A review of “24 Hour Party People” by Jeanne Aufmuth


Stars: **

Rating: R for sex, drug use, language

Run Time: 1 hour, 57 minutes



From the urban beat demimonde of 70s and 80s Manchester, England to the birth of the ubiquitous rave culture, this pop docudrama chronicles the ideological songmaker’s scene with loads of style and little substance.

Manchester circa 1976 was the epicenter of the music universe – a nihilistic environment of punk rockers, upscale drugs, hip young women, and the industrial chic of beat music. A fateful evening at the Sex Pistols’ debut performance (as one of 40 audience members) propels minor TV personality Tony Wilson (British comedian Steve Coogan) straight into the fickle heart of the music promotion biz. Wilson makes his mark as the manager of trade beat-band Joy Division, but suffers a major setback when lead singer Ian Curtis (Sean Harris) unexpectedly hangs himself on the eve of his American tour.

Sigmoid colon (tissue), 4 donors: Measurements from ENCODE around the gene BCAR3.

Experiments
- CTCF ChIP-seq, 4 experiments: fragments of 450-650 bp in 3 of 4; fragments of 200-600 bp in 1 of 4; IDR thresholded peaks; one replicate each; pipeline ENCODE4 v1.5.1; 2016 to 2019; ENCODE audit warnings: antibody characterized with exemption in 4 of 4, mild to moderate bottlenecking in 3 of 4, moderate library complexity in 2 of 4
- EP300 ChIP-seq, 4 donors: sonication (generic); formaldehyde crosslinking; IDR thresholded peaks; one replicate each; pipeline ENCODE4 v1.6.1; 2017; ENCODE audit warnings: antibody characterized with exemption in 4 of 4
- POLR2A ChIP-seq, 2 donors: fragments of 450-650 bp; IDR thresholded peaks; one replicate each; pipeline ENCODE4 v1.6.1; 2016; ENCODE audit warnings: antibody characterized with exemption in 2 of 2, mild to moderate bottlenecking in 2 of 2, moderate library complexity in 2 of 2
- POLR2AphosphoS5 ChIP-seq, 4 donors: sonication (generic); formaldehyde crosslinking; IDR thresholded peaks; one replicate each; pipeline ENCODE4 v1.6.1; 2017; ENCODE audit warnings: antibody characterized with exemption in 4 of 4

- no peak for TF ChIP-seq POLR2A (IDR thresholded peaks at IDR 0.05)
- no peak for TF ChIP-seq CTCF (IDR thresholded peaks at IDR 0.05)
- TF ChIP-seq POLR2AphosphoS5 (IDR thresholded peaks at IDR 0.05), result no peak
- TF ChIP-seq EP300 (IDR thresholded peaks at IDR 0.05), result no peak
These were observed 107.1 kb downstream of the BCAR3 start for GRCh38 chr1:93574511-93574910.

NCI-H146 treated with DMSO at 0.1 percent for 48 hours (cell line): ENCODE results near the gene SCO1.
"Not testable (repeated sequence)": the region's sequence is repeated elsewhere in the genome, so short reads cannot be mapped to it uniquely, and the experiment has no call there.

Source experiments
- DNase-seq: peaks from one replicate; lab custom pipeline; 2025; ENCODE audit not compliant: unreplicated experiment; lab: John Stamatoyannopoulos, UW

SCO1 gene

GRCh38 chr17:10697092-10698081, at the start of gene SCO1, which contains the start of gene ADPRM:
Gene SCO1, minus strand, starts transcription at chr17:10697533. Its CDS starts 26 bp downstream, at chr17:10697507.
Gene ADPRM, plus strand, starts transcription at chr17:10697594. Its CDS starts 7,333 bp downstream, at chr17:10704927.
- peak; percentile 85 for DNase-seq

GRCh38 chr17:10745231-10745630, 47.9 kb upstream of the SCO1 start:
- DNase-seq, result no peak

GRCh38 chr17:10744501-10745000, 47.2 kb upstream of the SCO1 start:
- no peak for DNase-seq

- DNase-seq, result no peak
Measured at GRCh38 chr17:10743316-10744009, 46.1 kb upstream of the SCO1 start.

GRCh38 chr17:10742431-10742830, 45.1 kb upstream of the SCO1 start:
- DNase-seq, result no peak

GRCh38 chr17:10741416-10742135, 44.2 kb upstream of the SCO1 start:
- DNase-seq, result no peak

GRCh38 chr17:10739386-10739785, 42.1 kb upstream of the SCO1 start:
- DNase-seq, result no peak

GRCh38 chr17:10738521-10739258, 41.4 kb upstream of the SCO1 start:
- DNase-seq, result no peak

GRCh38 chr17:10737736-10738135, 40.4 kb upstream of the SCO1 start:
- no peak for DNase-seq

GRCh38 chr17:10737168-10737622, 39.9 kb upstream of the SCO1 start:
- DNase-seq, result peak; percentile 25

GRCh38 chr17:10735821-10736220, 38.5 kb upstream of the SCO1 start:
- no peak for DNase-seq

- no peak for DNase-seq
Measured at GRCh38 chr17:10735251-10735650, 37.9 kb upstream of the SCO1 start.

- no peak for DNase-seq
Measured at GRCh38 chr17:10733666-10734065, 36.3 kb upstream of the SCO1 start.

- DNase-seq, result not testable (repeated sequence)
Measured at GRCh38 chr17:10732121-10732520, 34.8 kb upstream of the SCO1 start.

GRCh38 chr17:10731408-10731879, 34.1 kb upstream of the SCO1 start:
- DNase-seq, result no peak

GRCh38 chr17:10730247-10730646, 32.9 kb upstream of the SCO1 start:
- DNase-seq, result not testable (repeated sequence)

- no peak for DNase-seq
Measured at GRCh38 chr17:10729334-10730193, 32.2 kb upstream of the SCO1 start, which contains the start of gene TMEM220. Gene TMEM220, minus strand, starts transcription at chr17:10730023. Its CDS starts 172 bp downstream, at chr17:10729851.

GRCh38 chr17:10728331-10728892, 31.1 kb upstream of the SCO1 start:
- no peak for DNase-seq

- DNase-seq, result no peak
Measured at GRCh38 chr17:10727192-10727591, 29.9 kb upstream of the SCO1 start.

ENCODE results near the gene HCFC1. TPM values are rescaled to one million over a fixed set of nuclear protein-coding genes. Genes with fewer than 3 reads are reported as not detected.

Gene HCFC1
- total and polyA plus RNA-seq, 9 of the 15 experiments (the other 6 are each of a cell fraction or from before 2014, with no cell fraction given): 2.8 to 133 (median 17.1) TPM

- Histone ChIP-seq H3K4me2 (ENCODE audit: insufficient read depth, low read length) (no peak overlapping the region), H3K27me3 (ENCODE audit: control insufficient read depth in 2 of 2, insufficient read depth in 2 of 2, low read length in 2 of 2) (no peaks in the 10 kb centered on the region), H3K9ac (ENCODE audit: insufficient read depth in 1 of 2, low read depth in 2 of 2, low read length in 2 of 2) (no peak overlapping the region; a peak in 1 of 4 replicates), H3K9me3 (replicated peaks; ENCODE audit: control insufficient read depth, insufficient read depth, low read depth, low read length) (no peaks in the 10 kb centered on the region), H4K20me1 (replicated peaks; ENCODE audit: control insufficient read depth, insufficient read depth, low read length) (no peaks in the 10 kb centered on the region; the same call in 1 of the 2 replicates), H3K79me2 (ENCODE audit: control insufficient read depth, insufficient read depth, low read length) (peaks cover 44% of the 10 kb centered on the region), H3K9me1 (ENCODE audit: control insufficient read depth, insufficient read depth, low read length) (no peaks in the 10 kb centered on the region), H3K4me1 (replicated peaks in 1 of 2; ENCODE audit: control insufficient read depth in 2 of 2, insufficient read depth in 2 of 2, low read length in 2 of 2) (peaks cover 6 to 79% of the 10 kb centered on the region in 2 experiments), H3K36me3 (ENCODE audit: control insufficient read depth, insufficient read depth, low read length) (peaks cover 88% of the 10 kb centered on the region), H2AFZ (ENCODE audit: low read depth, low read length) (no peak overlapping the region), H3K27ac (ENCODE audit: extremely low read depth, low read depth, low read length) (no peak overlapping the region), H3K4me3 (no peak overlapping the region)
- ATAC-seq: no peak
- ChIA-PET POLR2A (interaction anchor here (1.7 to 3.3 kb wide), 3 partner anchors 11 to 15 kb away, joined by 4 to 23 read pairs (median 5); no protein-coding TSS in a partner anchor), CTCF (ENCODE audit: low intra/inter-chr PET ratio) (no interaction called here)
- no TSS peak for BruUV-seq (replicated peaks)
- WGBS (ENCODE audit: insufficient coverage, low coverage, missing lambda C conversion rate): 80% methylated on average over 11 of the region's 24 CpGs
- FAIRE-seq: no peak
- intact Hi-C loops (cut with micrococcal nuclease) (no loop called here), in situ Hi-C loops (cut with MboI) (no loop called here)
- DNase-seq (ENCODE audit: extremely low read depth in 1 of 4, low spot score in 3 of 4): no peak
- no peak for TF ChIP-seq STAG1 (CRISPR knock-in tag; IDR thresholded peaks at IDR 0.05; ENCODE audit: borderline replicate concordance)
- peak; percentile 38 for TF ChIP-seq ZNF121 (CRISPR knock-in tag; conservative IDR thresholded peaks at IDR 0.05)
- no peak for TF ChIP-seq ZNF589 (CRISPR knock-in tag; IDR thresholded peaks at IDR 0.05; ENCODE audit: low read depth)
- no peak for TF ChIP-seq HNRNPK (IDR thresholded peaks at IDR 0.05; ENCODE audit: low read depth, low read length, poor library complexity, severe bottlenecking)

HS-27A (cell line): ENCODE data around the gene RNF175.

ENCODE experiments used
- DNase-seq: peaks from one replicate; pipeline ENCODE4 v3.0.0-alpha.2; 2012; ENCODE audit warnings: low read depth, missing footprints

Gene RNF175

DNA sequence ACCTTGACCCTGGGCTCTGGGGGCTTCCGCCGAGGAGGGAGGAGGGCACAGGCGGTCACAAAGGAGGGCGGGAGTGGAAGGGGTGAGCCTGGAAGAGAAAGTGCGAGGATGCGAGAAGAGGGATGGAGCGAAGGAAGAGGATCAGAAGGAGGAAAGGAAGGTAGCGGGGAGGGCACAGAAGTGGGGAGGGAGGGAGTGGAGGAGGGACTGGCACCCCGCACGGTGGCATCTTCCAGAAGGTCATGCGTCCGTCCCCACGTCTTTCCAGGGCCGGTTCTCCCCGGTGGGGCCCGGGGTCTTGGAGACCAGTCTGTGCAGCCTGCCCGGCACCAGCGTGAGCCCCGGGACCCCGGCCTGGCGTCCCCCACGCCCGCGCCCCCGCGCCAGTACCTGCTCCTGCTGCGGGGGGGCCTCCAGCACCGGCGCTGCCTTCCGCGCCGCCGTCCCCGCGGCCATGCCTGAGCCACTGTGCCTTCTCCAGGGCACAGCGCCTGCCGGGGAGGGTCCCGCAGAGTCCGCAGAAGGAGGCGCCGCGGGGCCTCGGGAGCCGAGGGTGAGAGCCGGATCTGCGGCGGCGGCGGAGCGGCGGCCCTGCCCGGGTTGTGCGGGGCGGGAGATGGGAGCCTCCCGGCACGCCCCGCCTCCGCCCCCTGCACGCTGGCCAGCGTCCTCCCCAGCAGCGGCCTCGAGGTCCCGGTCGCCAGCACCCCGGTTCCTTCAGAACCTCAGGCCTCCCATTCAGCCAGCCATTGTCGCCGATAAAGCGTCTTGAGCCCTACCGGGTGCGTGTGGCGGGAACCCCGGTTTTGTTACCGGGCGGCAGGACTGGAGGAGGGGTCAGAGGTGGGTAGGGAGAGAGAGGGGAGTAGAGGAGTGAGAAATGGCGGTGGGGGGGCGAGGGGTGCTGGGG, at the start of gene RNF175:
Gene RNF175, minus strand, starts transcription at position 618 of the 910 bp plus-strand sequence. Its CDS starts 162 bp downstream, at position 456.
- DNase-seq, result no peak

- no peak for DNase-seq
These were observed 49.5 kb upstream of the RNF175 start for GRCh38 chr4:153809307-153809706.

That tragic incident should have a pivotal impact on Wilson and on this affected film collage, but it does neither. Wilson bounces around from band to band, cheerfully holding forth (often directly into the camera) on his sex life, his groundbreaking label Factory Records, and the complicated finances of his popular Manchester hangout, Russell Club.  As pointed out repeatedly by our windbag of a tour guide, it’s all about the music.  Uncanny observation, since “24 Hour Party People” is about everything but. 

Considering the base raw energy of such cutting-edge bands as the Pistols, Happy Mondays and New Order (nee Joy Division), this is a graying fan’s letdown.  In real time, Factory Records was considered a fine purveyor of a distinct sound and a new look.  Neither is evident here, swallowed up as it is in a netherworld of agitated rhythm. Digital video contributes to the visual confusion – a profusion of sound and color that veers out of control with no thought to narrative structure or plot continuity.  Coogan elicits a few laughs, a saving grace when the going gets tough.